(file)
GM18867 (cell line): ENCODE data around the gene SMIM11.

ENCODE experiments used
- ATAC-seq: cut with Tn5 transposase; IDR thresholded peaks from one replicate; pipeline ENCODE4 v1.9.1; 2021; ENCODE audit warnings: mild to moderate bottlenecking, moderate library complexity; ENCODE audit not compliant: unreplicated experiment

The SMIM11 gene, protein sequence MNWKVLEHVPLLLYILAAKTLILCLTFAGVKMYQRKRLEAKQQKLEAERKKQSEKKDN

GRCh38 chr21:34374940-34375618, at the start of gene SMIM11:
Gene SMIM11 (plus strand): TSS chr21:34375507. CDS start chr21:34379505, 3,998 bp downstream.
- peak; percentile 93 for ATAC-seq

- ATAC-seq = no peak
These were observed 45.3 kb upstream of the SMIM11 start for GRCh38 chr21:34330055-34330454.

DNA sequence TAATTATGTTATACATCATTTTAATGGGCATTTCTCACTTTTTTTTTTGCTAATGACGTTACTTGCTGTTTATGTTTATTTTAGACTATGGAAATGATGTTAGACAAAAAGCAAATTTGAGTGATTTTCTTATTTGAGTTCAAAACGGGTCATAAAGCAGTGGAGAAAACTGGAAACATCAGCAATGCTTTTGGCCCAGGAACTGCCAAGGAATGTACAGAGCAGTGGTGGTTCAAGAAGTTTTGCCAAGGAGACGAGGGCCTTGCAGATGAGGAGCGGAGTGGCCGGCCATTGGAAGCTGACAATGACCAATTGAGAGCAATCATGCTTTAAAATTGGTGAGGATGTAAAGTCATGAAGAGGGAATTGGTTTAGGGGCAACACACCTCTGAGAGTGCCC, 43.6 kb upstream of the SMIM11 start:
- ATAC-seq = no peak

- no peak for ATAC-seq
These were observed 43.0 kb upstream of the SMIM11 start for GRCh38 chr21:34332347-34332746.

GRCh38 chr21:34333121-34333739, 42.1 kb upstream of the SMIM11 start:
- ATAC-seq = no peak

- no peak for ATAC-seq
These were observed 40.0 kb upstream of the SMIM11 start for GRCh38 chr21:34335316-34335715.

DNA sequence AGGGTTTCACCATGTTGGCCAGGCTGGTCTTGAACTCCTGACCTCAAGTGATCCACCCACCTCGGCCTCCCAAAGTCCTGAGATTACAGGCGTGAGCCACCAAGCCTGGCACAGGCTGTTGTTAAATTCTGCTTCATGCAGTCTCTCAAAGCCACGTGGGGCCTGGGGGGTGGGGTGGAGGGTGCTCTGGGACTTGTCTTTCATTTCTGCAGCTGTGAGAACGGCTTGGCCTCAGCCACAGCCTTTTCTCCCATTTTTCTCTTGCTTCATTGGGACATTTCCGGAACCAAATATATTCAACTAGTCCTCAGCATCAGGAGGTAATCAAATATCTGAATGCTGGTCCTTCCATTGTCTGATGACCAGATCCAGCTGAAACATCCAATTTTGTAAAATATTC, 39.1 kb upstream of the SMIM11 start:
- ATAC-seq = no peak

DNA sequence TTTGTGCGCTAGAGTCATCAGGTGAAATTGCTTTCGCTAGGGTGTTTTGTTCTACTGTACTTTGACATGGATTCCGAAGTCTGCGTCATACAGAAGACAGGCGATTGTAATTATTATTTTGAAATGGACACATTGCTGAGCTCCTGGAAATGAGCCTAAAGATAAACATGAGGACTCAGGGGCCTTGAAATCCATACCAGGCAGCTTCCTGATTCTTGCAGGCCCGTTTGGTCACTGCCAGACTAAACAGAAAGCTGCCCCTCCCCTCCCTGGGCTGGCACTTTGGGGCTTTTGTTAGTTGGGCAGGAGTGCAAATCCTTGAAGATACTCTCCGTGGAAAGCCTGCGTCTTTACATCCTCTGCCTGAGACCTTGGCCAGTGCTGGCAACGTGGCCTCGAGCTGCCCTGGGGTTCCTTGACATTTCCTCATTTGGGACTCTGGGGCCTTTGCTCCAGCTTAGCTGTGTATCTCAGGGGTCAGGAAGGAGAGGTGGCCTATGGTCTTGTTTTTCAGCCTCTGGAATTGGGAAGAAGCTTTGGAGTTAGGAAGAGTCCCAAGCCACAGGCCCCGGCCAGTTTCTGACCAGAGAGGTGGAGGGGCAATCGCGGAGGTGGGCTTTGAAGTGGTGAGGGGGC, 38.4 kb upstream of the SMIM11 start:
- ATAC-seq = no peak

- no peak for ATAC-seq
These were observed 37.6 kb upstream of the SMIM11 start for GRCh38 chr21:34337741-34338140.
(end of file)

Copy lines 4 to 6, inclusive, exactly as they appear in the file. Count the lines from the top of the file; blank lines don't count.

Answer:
The SMIM11 gene, protein sequence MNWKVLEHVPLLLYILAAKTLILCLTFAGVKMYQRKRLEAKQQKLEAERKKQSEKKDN

GRCh38 chr21:34374940-34375618, at the start of gene SMIM11:
Gene SMIM11 (plus strand): TSS chr21:34375507. CDS start chr21:34379505, 3,998 bp downstream.